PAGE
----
Second as workers and expendable labor: Women are "exported" as labor, regarded as commodities and sold as if property. Women migrant workers are mostly found working in 3D jobs, domestic help and entertainers-jobs that are dictated by women stereotypes and not part of the formal sector. Particularly with live-in domestic help, they are made to work long hours, sometimes also "lent" to the employer's friends to do housework without compensation. As migrant labor is employed in demand-driven jobs, there is no work security. During the 1997 Asian economic crisis, hundreds of thousands of migrant workers were laid-off and deported, or had their salaries drastically cut down to lessen expenditures. This move has resulted in even larger numbers of unemployment and underemployment, and pushed many migrant workers to undocumented status. Particular to women, some of them were forced to "moonlight" e.g. to prostitute themselves to still be able to send money to their families.
And third as women: incidence of violence against women migrants continue to be brought to migrant support groups: from economic abuse (non-payment of or lower salary compared to male counterpart) to physical abuse (long working hours under exploitative working conditions, if not direct battering of migrants), from verbal and psychological abuse (discrimination) to sexual abuse (sexual harassment and rape).
These abuses are magnified in the case of undocumented women migrant workers. From the experience of migrant support groups, undocumented women workers would rather not report the violence done to them than be deported.
In line with this, trafficking is also another alarming concern in the issue of women and migration. The economic desperation of women is capitalized by traffickers to lure them into migrating to other countries under false promises of work. Upon arrival, however, the women would find themselves sold into prostitution or other kinds of forced labor.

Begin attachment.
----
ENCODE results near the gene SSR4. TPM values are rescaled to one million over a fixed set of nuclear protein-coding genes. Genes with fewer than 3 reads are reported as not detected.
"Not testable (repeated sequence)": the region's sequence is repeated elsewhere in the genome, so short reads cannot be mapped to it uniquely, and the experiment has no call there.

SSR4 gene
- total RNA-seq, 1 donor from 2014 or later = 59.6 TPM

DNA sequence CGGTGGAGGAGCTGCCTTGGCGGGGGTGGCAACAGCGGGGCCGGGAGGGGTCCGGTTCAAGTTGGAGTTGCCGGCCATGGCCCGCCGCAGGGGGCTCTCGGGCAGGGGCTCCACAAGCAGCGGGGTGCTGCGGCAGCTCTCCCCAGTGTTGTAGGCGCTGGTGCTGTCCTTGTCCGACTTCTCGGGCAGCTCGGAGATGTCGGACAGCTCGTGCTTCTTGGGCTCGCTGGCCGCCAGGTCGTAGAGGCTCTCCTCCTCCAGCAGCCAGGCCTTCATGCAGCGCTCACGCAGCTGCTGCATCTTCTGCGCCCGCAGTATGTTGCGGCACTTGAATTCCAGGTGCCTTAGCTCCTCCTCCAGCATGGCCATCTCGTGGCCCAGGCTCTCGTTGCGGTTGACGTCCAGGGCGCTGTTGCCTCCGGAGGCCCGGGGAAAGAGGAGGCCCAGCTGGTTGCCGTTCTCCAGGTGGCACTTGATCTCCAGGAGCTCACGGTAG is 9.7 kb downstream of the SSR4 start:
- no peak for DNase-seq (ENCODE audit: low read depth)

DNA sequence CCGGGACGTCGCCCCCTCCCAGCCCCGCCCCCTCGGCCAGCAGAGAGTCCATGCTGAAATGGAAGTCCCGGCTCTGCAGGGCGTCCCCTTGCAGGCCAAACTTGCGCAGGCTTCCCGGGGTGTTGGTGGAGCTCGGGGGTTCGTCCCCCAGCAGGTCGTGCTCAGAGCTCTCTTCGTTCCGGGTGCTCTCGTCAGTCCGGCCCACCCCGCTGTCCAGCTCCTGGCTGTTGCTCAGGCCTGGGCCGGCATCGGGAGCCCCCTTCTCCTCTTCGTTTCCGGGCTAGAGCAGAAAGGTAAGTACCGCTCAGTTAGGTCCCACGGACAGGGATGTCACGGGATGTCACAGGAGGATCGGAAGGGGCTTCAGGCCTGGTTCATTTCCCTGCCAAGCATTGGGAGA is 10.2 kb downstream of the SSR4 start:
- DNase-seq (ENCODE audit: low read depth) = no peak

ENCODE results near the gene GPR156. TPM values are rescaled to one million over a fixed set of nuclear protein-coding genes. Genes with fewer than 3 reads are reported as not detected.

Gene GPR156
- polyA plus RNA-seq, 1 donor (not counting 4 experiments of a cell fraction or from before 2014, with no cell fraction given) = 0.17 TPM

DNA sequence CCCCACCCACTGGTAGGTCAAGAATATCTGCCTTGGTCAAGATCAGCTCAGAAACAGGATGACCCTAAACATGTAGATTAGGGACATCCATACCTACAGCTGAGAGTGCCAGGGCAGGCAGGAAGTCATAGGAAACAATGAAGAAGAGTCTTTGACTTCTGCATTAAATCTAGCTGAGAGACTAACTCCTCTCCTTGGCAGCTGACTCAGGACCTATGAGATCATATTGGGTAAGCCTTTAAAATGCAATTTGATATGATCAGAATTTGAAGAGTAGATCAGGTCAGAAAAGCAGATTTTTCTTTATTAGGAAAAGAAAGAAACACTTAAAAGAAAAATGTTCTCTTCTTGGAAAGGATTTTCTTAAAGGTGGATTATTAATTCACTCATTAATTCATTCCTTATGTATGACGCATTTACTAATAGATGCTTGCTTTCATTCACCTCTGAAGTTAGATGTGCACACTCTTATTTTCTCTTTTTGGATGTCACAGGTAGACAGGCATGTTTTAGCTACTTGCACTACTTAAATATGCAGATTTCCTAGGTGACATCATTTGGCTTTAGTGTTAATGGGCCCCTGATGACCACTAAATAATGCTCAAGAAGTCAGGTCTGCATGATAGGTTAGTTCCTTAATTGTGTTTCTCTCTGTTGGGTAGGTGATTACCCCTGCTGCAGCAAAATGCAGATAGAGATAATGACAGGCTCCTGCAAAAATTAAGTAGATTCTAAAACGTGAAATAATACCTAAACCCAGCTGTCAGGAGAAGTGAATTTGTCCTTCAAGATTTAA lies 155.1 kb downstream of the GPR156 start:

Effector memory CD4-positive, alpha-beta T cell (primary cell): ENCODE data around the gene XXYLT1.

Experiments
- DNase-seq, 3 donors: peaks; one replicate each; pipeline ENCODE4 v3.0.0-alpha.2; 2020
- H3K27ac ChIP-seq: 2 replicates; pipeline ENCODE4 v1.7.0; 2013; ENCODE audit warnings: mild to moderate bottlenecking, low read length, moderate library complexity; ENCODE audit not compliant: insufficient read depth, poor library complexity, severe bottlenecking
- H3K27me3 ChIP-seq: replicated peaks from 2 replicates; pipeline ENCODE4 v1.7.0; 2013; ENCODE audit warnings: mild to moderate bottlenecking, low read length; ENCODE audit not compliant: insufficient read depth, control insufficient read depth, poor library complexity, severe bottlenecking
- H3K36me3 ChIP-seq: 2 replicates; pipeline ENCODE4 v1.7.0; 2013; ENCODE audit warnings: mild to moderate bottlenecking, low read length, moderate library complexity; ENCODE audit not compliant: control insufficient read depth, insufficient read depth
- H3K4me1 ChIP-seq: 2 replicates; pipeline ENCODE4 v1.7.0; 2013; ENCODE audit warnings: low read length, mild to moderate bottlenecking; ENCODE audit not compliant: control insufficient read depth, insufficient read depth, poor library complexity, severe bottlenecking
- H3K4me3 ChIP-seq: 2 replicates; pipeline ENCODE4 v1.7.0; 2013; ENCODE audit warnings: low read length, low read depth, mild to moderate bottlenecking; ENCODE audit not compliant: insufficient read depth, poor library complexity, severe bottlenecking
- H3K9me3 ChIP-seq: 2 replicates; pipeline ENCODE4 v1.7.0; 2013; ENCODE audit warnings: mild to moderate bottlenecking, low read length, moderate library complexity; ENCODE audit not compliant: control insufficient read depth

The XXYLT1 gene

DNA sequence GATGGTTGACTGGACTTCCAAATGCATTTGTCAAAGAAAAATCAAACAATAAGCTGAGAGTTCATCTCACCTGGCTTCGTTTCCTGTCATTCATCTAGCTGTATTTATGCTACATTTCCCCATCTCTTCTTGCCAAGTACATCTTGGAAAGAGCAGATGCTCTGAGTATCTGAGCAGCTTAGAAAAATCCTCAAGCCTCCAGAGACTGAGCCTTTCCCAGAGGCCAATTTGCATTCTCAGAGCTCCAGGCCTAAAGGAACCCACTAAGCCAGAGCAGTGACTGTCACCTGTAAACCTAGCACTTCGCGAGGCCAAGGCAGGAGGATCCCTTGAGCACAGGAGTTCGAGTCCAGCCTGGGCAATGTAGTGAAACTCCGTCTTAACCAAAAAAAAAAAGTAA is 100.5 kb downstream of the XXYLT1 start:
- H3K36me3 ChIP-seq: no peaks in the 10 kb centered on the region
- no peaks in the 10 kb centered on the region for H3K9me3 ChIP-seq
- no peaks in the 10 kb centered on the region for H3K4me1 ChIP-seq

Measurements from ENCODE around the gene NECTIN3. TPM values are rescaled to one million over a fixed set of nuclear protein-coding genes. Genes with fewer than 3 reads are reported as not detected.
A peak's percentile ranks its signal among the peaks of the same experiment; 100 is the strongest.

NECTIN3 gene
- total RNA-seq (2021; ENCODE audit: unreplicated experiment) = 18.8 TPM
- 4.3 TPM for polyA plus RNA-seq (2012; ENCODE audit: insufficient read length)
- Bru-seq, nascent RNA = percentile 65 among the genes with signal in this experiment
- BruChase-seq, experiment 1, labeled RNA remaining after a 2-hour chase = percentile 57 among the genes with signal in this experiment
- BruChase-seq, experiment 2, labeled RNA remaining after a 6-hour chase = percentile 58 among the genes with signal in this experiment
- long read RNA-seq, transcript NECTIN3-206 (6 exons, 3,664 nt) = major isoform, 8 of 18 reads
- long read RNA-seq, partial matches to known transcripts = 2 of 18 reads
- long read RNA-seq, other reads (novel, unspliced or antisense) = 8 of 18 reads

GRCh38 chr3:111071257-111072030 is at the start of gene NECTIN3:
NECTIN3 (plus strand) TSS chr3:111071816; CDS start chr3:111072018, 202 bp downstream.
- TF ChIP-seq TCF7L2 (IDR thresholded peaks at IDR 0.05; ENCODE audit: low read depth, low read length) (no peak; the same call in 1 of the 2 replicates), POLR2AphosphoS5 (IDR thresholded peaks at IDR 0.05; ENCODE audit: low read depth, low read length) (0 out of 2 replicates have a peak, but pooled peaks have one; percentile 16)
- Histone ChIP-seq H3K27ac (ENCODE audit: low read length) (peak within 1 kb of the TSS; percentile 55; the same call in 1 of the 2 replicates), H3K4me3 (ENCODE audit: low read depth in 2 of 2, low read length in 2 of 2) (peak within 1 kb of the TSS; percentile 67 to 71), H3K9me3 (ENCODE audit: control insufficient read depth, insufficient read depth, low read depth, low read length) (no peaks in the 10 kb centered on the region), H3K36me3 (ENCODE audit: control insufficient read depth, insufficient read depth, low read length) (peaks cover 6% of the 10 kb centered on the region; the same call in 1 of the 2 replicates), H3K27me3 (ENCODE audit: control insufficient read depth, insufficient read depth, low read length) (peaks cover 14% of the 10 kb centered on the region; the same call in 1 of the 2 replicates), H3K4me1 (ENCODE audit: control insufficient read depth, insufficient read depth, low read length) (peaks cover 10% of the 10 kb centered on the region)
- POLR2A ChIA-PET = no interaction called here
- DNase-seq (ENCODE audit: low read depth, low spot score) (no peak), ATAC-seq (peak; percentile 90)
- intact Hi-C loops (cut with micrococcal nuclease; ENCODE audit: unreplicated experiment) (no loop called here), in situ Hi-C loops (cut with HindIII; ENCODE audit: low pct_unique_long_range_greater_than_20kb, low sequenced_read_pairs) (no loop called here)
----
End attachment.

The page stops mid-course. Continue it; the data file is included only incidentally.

The three-fold exploitation of women migrant workers can also be read as violations of their rights prior to their departure from their home country, on-site at the host country, and on their return.
The Beijing Platform of Action
Although the issue of women and migration has not figured predominantly in the Beijing document, it recognized the special vulnerability of migrant women to abuse and violence. The concerns of women in the context of migration have been subsumed under seven of the 12 critical areas of concern identified, and mostly as strategic objectives for governments and other relevant bodies to adopt. The seven critical areas of concern are: women and poverty, education and training of women, women and health, violence against women, women and armed conflict, women and economy, and the human rights of women (see pp. 10-12). It is primarily under the women and economy area that the issues and concerns of women and migration were tackled.
The BPFA also recognizes and encourages the NGO efforts towards women empowerment (paragraph 26). Even so, the government must still be the lead actor in implementing social change and development (Women and Poverty, strategic objective A.1 paragraph 60 (a) ). This is important to emphasize in the context of women and migration where NGOs, particularly church and church-based groups, have lead the developmental efforts on migrants concerns than the governments. In some countries, it is even the government who encourages migration as a foreign policy without putting the necessary structures to protect the migrants.